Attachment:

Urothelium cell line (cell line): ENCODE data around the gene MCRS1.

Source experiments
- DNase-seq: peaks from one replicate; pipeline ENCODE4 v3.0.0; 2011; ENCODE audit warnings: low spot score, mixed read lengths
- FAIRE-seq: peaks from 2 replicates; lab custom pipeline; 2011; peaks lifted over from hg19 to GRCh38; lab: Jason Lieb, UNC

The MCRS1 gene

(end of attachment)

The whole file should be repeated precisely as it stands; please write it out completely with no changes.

Urothelium cell line (cell line): ENCODE data around the gene MCRS1.

Source experiments
- DNase-seq: peaks from one replicate; pipeline ENCODE4 v3.0.0; 2011; ENCODE audit warnings: low spot score, mixed read lengths
- FAIRE-seq: peaks from 2 replicates; lab custom pipeline; 2011; peaks lifted over from hg19 to GRCh38; lab: Jason Lieb, UNC

The MCRS1 gene